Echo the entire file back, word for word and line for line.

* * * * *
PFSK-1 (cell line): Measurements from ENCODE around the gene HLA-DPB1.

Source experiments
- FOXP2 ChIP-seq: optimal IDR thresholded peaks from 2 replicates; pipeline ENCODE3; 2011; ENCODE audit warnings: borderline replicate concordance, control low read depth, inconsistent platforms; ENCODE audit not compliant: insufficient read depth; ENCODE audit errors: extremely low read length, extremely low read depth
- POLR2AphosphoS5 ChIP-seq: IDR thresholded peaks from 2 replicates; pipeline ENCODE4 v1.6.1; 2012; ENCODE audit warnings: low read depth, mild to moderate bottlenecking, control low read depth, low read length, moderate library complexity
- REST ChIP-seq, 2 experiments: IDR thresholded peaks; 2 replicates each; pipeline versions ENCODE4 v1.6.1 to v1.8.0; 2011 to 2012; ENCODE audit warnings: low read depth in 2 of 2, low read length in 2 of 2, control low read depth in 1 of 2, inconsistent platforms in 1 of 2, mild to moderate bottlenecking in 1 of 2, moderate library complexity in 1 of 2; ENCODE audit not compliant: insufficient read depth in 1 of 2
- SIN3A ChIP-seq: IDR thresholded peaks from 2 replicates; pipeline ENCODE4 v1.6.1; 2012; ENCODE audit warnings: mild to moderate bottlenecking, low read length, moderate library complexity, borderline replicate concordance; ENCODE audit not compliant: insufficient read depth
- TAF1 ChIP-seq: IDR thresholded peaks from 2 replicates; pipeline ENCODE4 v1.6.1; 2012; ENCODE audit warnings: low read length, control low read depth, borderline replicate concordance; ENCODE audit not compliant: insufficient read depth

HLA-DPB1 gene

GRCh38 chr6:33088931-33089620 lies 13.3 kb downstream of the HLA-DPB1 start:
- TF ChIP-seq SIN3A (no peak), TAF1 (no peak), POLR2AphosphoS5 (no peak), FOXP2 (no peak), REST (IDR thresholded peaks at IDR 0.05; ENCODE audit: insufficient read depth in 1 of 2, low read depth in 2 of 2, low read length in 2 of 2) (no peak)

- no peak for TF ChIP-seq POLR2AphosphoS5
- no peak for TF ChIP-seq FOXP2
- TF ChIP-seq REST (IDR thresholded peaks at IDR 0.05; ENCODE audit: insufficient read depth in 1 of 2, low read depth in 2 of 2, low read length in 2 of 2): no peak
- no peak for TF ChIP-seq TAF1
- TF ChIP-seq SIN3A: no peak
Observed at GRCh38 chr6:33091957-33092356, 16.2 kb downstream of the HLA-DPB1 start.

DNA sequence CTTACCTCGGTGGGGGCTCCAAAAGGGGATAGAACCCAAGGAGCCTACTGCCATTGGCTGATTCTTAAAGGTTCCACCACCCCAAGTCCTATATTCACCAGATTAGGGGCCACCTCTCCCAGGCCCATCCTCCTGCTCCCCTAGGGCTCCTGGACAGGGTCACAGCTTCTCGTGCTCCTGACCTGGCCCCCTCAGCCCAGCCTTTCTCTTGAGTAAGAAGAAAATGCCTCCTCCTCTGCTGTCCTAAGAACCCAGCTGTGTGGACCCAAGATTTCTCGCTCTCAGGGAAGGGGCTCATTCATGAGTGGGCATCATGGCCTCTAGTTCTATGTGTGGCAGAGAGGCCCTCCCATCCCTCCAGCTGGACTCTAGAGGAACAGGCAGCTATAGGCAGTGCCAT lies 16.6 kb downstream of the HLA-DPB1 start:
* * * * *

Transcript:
PFSK-1 (cell line): Measurements from ENCODE around the gene HLA-DPB1.

Source experiments
- FOXP2 ChIP-seq: optimal IDR thresholded peaks from 2 replicates; pipeline ENCODE3; 2011; ENCODE audit warnings: borderline replicate concordance, control low read depth, inconsistent platforms; ENCODE audit not compliant: insufficient read depth; ENCODE audit errors: extremely low read length, extremely low read depth
- POLR2AphosphoS5 ChIP-seq: IDR thresholded peaks from 2 replicates; pipeline ENCODE4 v1.6.1; 2012; ENCODE audit warnings: low read depth, mild to moderate bottlenecking, control low read depth, low read length, moderate library complexity
- REST ChIP-seq, 2 experiments: IDR thresholded peaks; 2 replicates each; pipeline versions ENCODE4 v1.6.1 to v1.8.0; 2011 to 2012; ENCODE audit warnings: low read depth in 2 of 2, low read length in 2 of 2, control low read depth in 1 of 2, inconsistent platforms in 1 of 2, mild to moderate bottlenecking in 1 of 2, moderate library complexity in 1 of 2; ENCODE audit not compliant: insufficient read depth in 1 of 2
- SIN3A ChIP-seq: IDR thresholded peaks from 2 replicates; pipeline ENCODE4 v1.6.1; 2012; ENCODE audit warnings: mild to moderate bottlenecking, low read length, moderate library complexity, borderline replicate concordance; ENCODE audit not compliant: insufficient read depth
- TAF1 ChIP-seq: IDR thresholded peaks from 2 replicates; pipeline ENCODE4 v1.6.1; 2012; ENCODE audit warnings: low read length, control low read depth, borderline replicate concordance; ENCODE audit not compliant: insufficient read depth

HLA-DPB1 gene

GRCh38 chr6:33088931-33089620 lies 13.3 kb downstream of the HLA-DPB1 start:
- TF ChIP-seq SIN3A (no peak), TAF1 (no peak), POLR2AphosphoS5 (no peak), FOXP2 (no peak), REST (IDR thresholded peaks at IDR 0.05; ENCODE audit: insufficient read depth in 1 of 2, low read depth in 2 of 2, low read length in 2 of 2) (no peak)

- no peak for TF ChIP-seq POLR2AphosphoS5
- no peak for TF ChIP-seq FOXP2
- TF ChIP-seq REST (IDR thresholded peaks at IDR 0.05; ENCODE audit: insufficient read depth in 1 of 2, low read depth in 2 of 2, low read length in 2 of 2): no peak
- no peak for TF ChIP-seq TAF1
- TF ChIP-seq SIN3A: no peak
Observed at GRCh38 chr6:33091957-33092356, 16.2 kb downstream of the HLA-DPB1 start.

DNA sequence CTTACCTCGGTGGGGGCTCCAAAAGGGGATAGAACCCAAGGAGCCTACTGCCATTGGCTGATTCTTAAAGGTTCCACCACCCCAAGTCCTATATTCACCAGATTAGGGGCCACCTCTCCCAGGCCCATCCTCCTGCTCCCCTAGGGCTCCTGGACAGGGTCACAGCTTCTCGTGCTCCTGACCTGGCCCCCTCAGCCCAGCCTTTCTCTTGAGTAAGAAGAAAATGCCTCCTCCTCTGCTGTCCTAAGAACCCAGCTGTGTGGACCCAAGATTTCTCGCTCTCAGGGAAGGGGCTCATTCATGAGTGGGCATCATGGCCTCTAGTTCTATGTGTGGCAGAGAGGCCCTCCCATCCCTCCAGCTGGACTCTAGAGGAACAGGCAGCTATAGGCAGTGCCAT lies 16.6 kb downstream of the HLA-DPB1 start: